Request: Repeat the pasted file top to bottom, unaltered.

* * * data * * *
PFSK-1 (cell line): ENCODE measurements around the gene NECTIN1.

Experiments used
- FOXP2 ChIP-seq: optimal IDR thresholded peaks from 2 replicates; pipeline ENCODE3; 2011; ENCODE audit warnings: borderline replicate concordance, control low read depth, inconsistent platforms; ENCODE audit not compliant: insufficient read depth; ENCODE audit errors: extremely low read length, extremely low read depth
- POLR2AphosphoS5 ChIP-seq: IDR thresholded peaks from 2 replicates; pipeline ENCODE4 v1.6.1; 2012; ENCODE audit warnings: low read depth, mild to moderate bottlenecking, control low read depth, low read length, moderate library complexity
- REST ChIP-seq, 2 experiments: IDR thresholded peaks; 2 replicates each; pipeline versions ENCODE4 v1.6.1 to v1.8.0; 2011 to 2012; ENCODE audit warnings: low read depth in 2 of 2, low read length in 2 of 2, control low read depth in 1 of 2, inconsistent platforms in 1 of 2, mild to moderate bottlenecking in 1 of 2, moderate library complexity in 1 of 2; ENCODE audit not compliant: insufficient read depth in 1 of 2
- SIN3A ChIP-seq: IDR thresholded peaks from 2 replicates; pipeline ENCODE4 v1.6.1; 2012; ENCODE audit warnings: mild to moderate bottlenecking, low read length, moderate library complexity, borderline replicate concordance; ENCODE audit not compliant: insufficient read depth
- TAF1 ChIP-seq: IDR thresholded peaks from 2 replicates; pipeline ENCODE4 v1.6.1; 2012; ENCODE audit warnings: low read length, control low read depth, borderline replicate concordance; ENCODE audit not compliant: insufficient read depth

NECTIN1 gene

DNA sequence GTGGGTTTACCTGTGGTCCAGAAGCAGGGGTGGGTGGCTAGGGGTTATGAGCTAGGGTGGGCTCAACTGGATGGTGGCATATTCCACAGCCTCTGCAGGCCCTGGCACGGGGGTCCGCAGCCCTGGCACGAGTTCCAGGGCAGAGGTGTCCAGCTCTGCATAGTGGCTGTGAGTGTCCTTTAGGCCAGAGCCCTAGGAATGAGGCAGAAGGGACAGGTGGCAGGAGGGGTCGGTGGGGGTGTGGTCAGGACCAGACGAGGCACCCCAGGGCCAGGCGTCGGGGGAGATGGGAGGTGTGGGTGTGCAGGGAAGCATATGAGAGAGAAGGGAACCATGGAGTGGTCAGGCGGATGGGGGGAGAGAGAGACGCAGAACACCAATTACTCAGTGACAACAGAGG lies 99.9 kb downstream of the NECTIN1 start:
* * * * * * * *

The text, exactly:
PFSK-1 (cell line): ENCODE measurements around the gene NECTIN1.

Experiments used
- FOXP2 ChIP-seq: optimal IDR thresholded peaks from 2 replicates; pipeline ENCODE3; 2011; ENCODE audit warnings: borderline replicate concordance, control low read depth, inconsistent platforms; ENCODE audit not compliant: insufficient read depth; ENCODE audit errors: extremely low read length, extremely low read depth
- POLR2AphosphoS5 ChIP-seq: IDR thresholded peaks from 2 replicates; pipeline ENCODE4 v1.6.1; 2012; ENCODE audit warnings: low read depth, mild to moderate bottlenecking, control low read depth, low read length, moderate library complexity
- REST ChIP-seq, 2 experiments: IDR thresholded peaks; 2 replicates each; pipeline versions ENCODE4 v1.6.1 to v1.8.0; 2011 to 2012; ENCODE audit warnings: low read depth in 2 of 2, low read length in 2 of 2, control low read depth in 1 of 2, inconsistent platforms in 1 of 2, mild to moderate bottlenecking in 1 of 2, moderate library complexity in 1 of 2; ENCODE audit not compliant: insufficient read depth in 1 of 2
- SIN3A ChIP-seq: IDR thresholded peaks from 2 replicates; pipeline ENCODE4 v1.6.1; 2012; ENCODE audit warnings: mild to moderate bottlenecking, low read length, moderate library complexity, borderline replicate concordance; ENCODE audit not compliant: insufficient read depth
- TAF1 ChIP-seq: IDR thresholded peaks from 2 replicates; pipeline ENCODE4 v1.6.1; 2012; ENCODE audit warnings: low read length, control low read depth, borderline replicate concordance; ENCODE audit not compliant: insufficient read depth

NECTIN1 gene

DNA sequence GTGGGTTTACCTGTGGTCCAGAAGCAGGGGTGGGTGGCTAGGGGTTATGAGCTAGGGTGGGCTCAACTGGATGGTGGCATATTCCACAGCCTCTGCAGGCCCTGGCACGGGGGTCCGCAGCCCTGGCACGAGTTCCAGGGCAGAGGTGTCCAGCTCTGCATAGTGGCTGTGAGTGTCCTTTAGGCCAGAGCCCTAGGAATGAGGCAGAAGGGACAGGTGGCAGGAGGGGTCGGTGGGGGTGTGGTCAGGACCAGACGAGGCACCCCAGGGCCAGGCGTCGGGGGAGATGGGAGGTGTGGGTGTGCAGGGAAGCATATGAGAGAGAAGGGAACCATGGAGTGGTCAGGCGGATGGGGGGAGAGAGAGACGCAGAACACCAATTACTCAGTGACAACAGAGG lies 99.9 kb downstream of the NECTIN1 start: